Patients, Psychiatrists Frustrated With Existing Schizophrenia Meds
the Psychiatry Advisor take:
A new survey of adults with schizophrenia, caregivers and psychiatrists indicates that they are all frustrated with the current drugs available for the condition and want medications that can treat schizophrenia while minimizing the side effects.
The “Living With Schizophrenia” survey polled 120 U.S. adults with schizophrenia, 300 adults who care — and are not paid — for an adult with the condition and 151 psychiatrists who have treated schizophrenia patients. The survey was conducted by Harris Poll for Otsuka America Pharmaceutical and Lundbeck.
The two pharmaceutical companies market the antipsychotic aripiprazole (Abilify) and aripiprazole extended-release (Abilify Maintena), a once-monthly injection. They are also working together on a follow-on to aripiprazole called brexipiprazole, which the FDA is expected to make a decision on whether to approve next month.
When participants were asked to choose between managing symptoms or keeping side effects to a minimum, 70% of schizophrenia patients and 74% of caregivers said it was more important to manage symptoms. However, 51% of those with schizophrenia and 56% of caregivers said they felt frustrated with their current antipsychotic drug due to the difficulty of dealing with side effects. And despite taking medication, 73% of schizophrenia patients still report experiencing symptoms of the disease at least once per month.
Meanwhile, most psychiatrists said they were frustrated by medication side effects (90%), compliance (80%) and efficacy of drugs (66%). In addition, 45% of psychiatrists said patients not regularly taking their medication are the largest barrier to successful treatment of schizophrenia.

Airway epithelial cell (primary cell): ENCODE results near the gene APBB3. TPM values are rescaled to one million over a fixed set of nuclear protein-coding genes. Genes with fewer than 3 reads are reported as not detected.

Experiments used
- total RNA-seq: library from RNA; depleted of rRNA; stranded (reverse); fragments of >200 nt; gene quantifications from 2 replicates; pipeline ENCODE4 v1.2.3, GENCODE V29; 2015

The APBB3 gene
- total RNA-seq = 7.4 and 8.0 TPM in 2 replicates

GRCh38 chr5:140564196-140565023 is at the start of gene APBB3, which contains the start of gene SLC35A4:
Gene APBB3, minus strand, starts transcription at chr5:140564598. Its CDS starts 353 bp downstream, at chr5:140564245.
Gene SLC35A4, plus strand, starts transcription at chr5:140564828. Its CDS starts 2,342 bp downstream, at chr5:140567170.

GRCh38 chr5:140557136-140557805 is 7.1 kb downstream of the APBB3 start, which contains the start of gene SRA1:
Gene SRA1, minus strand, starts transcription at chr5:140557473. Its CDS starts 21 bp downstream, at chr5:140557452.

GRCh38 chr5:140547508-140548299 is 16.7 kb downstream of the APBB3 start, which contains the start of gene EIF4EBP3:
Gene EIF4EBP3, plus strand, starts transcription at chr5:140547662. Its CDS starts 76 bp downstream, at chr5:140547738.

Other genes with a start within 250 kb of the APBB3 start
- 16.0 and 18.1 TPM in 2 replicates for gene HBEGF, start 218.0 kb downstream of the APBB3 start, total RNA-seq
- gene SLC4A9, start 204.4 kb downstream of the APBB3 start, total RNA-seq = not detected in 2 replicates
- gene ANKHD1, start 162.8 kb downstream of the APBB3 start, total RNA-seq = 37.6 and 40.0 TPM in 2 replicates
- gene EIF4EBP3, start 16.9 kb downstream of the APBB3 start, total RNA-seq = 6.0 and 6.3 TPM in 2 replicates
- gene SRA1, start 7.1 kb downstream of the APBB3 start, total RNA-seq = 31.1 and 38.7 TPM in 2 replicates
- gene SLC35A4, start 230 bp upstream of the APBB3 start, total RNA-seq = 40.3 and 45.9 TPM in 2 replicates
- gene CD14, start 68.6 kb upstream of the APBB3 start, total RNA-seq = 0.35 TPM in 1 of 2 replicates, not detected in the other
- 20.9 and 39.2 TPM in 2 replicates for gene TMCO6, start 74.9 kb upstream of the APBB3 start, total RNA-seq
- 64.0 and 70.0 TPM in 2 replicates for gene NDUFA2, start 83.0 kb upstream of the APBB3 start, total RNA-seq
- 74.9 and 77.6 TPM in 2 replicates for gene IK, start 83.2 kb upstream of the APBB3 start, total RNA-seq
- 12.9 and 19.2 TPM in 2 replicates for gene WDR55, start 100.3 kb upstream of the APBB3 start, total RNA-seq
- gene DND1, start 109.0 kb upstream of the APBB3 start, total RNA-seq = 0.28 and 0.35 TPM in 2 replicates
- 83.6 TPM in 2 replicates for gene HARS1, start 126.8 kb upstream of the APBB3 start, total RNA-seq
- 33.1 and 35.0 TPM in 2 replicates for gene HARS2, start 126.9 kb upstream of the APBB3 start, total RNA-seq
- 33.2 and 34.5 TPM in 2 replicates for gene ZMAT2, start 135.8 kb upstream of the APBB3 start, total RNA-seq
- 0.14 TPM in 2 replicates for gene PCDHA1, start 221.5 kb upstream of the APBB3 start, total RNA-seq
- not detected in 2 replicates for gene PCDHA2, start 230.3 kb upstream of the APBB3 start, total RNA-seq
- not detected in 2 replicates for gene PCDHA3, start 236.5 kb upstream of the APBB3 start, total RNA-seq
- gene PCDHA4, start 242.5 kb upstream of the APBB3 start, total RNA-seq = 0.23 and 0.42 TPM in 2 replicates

For more survey results, go here.
Schizophrenia patients, caregivers and psychiatrists are frustrated with the efficacy and side effects of current antipsychotics.
Results from a recent survey of adults with schizophrenia, caregivers of adults with schizophrenia and psychiatrists imply that surveyed groups may feel frustrated by the tradeoffs being made with current schizophrenia treatment options and may be seeking greater balance in medications— ones that can address the symptoms of schizophrenia, while also reducing side effects.
The Living with Schizophrenia survey was conducted by Harris Poll on behalf of Otsuka America Pharmaceutical, Inc. and Lundbeck between March 26 and April 8, 2015, among 120 U.S. adults ages 18+ who have been diagnosed with schizophrenia; 300 U.S. adults ages 18+ who provide unpaid care to an adult with schizophrenia ("caregivers") and 151 U.S. psychiatrists who treat adults 18+ with schizophrenia. Subjects were invited by email to participate and adults with schizophrenia were not required to currently be on medication for their schizophrenia symptoms.
Sign Up for Free e-newsletters
Psychiatry Advisor Articles
- Childhood-Onset Bipolar Disorder Associated With Impaired Family Functioning
- Valproate Use in Women Who Could Become Pregnant: The Argument for Informed Consent
- Sertraline Effective for Treating Depression in Vascular Cognitive Impairment
- Hospitalization Rates in Schizophrenia—Lurasidone vs Quetiapine
- Ketamine-Induced Dissociative Symptoms Predict Antidepressant Response
- Video Games and Exercise as Alternative Therapies for ADHD
- How Parents Can Enhance Autism Treatment: Use of Intervention Strategies at Home
- Electroconvulsive Therapy Effective in Children With Autism
- Comorbid Autism Spectrum Disorder and OCD: Challenges in Diagnosis and Treatment
- The Cutting Edge of Schizophrenia Research: VR as Treatment for Psychosis
- Consensus Statement: Managing Bipolar Disorder During and After Pregnancy
- Verbal Memory Linked to Temporal Lobe Thickness in First-Degree Relatives of Those With Schizophrenia
- Associations Between Maternal Depression, Support, and Cognitive Development in Offspring
- Medical Marijuana Users More Likely to Use Prescription Drugs for Medical, Nonmedical Purposes
- Effects of the 2 Types of Anorexia Nervosa on Bone Metabolism